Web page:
Digital Media PhD Student
Kenneth is a doctoral student in the Digital Media PhD program. In his series “Kenneth on Games” he writes about his passion for games and game design.
Praise the Conglomerate, I got into the Mirror’s Edge Catalyst beta! Ever since the first one I’ve been a huge fan of movement mechanics in games, and I’m hyped for their next installment. One of the things that the first Mirror’s Edge did well was the blending of level design with the player’s emotional state. When you were scared, you hid in underground tunnels, and when you were confident, you fought in environments with plenty of cover. There was a connection where the player felt the same things that Faith did. So far, Catalyst has tried to use cutscenes to achieve this same effect, and I don’t think it works as well.
WARNING: Spoilers for very early events. This is from the beta, so it might change for the full release.
The Inciting Incident
So Mirror’s Edge Catalyst starts with you leaving prison. Your first major job to get back on your feet is to steal some information from a building. In order to do that, you’re given a little piece of technology called a “shotgun,” which can hack devices and download data. All you need to do is sneak in and put the shotgun on a computer terminal.
You run and jump and slide and wallrun your way into the building until you find a terminal. Shotgun goes off, gets the data, everything’s fine… but then the game switches to cutscene mode. The camera pans out to show a shadowy spy on another floor breaking into a door. Everyone on comms tells you to ignore him, take the shotgun, and leave, but Faith decides to go investigate anyway. And as the player, your only choice is to follow.
This scene is absolutely necessary from a narrative point of view. Faith needs to follow the guy and pick up the item he leaves behind in order for the story to progress. But from a player point of view, it makes no sense. Faith finished her job. If her goal is to pay off her debt to Dogen, shouldn’t she leave? Instead, she awkwardly decides to stay and gives Noah a half-hearted apology for going against everything he’s telling her. Why doesn’t Noah send Icarus in to stop her? Or threaten to dock her payment for going against orders?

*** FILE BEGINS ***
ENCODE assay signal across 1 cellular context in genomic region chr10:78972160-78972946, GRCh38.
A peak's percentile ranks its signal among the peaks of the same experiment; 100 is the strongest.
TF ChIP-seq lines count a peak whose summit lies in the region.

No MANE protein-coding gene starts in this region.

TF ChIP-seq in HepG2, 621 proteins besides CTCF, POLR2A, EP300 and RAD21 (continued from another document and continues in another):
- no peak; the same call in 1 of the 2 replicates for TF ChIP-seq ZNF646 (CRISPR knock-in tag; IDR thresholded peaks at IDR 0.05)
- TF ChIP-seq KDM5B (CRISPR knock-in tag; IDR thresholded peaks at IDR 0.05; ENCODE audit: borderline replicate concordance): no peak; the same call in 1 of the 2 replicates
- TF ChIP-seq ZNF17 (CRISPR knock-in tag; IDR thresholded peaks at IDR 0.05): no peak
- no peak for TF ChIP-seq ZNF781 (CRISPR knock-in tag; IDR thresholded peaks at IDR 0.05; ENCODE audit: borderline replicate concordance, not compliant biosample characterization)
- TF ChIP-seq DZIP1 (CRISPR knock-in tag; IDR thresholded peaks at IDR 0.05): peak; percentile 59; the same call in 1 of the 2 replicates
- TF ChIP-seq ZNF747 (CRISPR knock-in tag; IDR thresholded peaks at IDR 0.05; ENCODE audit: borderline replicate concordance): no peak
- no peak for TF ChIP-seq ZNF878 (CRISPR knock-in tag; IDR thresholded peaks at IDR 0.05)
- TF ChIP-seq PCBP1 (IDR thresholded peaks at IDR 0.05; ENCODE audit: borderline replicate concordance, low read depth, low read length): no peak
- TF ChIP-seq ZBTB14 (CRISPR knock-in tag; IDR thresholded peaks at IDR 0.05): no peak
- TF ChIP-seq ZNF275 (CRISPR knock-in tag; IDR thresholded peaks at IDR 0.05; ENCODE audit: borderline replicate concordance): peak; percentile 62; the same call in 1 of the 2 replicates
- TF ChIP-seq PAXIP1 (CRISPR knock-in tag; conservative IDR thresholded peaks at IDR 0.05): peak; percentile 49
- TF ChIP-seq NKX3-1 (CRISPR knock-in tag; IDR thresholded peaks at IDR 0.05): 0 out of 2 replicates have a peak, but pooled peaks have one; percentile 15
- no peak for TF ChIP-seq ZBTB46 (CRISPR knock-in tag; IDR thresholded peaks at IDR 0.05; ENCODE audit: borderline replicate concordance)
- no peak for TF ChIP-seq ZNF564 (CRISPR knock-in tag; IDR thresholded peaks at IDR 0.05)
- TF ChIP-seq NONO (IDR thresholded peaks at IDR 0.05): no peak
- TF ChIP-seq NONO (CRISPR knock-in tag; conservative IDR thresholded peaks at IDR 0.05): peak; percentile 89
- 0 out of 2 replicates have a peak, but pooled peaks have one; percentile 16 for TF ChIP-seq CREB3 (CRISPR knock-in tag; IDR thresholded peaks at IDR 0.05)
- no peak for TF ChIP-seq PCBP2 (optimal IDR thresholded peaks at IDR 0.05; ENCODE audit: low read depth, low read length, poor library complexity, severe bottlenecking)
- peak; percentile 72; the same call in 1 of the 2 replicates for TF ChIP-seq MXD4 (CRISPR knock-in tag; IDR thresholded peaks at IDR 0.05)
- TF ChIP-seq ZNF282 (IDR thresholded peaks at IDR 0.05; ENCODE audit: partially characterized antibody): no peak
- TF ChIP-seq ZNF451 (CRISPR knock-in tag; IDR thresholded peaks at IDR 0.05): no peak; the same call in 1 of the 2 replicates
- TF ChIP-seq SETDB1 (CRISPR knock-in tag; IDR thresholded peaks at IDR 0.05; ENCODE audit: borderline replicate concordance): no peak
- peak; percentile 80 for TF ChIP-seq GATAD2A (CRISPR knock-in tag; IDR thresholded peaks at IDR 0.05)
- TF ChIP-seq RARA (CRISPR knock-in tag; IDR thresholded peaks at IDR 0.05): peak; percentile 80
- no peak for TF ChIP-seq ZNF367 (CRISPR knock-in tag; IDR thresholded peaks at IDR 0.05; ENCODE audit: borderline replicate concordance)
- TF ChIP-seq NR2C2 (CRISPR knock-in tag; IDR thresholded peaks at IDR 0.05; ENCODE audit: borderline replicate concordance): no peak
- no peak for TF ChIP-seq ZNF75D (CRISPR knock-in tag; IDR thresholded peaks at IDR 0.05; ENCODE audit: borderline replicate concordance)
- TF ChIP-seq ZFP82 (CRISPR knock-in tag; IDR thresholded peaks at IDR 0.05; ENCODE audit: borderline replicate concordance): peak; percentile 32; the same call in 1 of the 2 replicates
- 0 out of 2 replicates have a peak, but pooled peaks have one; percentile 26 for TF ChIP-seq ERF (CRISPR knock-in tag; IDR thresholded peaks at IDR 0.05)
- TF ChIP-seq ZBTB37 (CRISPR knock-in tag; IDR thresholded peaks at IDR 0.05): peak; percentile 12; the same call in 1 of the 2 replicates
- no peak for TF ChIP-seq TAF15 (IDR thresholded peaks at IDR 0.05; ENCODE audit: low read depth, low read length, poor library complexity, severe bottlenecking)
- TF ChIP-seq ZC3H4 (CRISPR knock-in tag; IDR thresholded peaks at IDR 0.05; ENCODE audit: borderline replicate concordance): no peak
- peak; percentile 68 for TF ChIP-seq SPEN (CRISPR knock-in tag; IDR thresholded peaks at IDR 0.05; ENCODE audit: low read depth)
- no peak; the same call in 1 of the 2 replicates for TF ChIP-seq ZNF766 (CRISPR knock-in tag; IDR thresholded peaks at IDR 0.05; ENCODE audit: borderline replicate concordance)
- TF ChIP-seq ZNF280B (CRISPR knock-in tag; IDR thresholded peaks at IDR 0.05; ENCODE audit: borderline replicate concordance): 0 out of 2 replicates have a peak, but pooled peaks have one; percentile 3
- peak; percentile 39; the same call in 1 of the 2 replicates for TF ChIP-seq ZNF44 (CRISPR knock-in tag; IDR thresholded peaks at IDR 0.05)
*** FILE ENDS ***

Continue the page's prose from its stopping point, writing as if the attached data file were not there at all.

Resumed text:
The only reason why you chase the spy down is because Faith wants to. You don’t feel like you’re making your own decisions. Even Faith’s own reasoning is sketchy. Why does Faith chase the spy? Because she’s an impulsive person. That’s not how you develop a good narrative or a rounded character. We need more why layers.
Here’s my proposal for a revised version that draws the player into the experience, no cutscene necessary:
Everything goes the same way until you reach the terminal. You puts the shotgun down, and it displays a progress bar. Noah says that it will take a while, and all you have to do is watch over the shotgun until it’s done.
Time passes and the shotgun keeps ticking down. The progress bar flickers and randomizes its ETA. You’re getting antsy: this is a game about moving, and right now you’re just standing still. Noah tells you to wait a little longer.
Eventually, you get bored. Maybe you go look at something on the wall, or go for a little run in the halls. But as soon as you look back at the shotgun, you see a hook from the ceiling lifting the shotgun away. Someone in a vent above you pulls the hook up, grabs the shotgun, and quickly leaves.